Japanese coal-fired plant tests co-firing attributes of ammonia

Hekinan Thermal Power Station. Credit: JERA

Japanese power generator JERA and partner IHI Corp. have started to utilise a small amount of fuel ammonia in one of its units at a coal-fired power plant.

JERA and IHI are demonstrating small volume utilisation in Unit 5 at JERA’s Hekinan Thermal Power Station. The purpose of the project is to develop a co-firing burner to be used for large-volume utilisation of fuel ammonia at Hekinan Unit 4.

Have you read?
Multi-megawatt hydrogen plant to power French Guiana
ABB partners with China’s PERIC on green hydrogen production

Denitration tanks at Hekinan Thermal Power Station. Credit: JERA

Replacing 2 of the 48 burners at Unit 5 with test burners, during the roughly 6 months from now to March 2022, JERA and IHI will examine the effects of different burner materials and combustion times to identify the required conditions for co-firing burners.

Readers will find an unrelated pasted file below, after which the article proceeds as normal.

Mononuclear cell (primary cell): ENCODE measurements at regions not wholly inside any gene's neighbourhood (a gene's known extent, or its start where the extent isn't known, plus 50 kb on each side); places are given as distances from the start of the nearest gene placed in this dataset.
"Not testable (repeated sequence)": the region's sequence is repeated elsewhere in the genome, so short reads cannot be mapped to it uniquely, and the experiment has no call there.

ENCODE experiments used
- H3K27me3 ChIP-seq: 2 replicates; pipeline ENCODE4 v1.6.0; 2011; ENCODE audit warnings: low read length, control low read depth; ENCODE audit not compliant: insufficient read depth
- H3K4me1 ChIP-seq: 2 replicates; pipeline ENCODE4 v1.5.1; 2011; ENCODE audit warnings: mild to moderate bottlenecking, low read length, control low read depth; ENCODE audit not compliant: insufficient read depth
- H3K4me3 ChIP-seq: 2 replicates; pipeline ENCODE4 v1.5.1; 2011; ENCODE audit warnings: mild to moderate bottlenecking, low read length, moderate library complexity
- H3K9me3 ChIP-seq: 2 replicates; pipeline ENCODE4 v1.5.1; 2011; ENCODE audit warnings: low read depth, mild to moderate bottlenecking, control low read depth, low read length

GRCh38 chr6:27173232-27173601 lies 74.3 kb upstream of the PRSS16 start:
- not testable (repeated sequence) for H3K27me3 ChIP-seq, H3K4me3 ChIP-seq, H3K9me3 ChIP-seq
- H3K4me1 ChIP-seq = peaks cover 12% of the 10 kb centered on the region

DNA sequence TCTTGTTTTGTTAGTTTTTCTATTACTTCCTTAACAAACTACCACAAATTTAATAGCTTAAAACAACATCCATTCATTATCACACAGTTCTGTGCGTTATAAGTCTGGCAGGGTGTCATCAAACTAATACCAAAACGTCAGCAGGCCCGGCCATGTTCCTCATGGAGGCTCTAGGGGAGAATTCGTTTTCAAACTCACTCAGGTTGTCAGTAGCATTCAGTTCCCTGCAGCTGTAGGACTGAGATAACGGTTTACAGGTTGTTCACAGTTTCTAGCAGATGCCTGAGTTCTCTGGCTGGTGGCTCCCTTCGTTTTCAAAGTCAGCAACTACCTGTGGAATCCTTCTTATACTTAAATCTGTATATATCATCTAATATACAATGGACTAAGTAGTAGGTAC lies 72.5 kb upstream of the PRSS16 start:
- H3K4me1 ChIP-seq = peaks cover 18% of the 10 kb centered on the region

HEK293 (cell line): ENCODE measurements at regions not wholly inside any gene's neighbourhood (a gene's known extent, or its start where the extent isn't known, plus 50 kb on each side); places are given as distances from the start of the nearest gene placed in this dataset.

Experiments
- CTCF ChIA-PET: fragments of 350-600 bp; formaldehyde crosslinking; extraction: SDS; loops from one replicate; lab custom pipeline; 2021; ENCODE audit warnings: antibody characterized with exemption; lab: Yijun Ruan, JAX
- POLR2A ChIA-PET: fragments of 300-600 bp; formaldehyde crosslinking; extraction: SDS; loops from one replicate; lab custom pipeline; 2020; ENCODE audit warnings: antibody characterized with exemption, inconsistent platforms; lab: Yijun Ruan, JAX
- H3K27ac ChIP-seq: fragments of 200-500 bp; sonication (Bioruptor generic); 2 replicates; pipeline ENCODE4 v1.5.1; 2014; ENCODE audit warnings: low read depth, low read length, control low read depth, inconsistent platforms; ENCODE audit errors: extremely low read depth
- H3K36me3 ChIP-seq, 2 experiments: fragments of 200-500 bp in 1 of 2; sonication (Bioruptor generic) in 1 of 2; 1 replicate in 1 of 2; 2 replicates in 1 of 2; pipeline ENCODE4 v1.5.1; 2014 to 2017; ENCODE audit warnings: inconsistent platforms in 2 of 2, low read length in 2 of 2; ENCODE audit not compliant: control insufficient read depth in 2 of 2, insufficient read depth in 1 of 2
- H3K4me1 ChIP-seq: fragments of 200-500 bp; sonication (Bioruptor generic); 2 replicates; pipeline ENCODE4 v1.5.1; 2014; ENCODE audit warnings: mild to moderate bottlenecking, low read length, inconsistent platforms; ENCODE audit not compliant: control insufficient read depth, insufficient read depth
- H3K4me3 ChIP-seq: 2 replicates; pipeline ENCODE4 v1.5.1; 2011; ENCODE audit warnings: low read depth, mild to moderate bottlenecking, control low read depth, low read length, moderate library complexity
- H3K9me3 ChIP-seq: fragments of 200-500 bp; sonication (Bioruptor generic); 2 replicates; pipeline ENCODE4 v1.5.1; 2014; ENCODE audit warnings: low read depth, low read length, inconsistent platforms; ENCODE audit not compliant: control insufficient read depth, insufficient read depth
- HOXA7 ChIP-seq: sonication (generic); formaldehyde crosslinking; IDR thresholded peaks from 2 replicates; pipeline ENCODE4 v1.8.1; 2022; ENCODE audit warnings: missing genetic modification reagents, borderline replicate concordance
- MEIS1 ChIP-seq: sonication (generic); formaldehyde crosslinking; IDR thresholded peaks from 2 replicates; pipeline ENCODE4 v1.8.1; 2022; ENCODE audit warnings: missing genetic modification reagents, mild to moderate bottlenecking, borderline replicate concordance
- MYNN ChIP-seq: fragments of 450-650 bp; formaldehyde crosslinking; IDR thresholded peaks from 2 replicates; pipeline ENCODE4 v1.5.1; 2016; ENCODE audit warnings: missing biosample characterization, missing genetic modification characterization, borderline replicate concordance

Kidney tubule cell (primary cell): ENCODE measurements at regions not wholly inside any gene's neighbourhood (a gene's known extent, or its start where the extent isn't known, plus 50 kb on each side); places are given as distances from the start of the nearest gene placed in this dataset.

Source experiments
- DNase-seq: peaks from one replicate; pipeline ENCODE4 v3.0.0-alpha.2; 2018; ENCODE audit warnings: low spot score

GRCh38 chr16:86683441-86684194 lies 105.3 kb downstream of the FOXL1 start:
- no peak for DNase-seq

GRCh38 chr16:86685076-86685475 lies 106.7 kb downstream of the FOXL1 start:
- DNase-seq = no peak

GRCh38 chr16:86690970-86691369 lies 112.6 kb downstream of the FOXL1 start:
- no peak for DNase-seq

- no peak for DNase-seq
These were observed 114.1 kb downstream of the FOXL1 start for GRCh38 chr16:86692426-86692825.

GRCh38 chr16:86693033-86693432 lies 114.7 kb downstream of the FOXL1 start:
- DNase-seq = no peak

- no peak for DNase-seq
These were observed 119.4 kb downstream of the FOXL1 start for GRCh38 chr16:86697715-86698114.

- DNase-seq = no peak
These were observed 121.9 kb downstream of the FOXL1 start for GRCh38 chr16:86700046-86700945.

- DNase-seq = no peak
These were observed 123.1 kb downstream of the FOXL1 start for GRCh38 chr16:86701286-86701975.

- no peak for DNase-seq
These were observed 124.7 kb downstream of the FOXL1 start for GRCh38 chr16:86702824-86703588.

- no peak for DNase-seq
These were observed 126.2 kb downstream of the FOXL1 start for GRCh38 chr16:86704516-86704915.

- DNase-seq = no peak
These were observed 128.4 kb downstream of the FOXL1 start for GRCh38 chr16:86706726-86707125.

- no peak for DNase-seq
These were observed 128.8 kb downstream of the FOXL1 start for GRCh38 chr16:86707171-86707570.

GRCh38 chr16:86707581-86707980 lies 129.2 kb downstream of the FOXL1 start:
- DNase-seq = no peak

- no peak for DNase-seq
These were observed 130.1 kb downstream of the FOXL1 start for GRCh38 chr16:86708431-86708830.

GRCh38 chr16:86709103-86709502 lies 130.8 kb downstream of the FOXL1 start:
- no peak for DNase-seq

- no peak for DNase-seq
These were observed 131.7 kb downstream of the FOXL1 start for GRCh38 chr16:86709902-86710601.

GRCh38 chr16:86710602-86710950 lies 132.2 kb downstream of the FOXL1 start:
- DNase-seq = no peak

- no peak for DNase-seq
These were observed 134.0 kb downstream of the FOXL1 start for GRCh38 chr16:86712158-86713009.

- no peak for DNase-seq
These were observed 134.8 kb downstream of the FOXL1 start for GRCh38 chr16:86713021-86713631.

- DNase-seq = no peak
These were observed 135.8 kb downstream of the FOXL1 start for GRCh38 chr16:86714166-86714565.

The approximately 200 tons of ammonia to be used will be supplied to the test burners at Unit 5 from denitration tanks on the premises of the power station.

Large volume utilisation is considered 20% of heating value. JERA and IHI are working to achieve that utilisation by fiscal 2024 as part of the move to reduce CO2 for thermal power stations.

Hekinan Thermal Power Station was built by Chubu Electric and commissioned in 1991. JERA is a joint venture between Chubu and TEPCO Fuel and Power and has been operating the coal-fired plant since 2019, according to reports.

IHI is focused on promoting development of hydrogen and ammonia utilisation technologies, while JERA is pursuing a long-term goal of zero carbon emissions by 2050.

Ammonia is carbon-free in itself but, like hydrogen, how it is produced determines the CO2 impact of emissions.

Originally posted by Rod Walton on power-eng.com

No posts to display